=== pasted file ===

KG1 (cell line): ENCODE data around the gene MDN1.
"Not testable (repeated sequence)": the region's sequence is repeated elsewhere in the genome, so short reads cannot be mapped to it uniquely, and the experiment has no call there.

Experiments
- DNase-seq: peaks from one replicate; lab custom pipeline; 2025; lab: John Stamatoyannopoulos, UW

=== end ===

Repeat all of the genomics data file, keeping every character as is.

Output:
KG1 (cell line): ENCODE data around the gene MDN1.
"Not testable (repeated sequence)": the region's sequence is repeated elsewhere in the genome, so short reads cannot be mapped to it uniquely, and the experiment has no call there.

Experiments
- DNase-seq: peaks from one replicate; lab custom pipeline; 2025; lab: John Stamatoyannopoulos, UW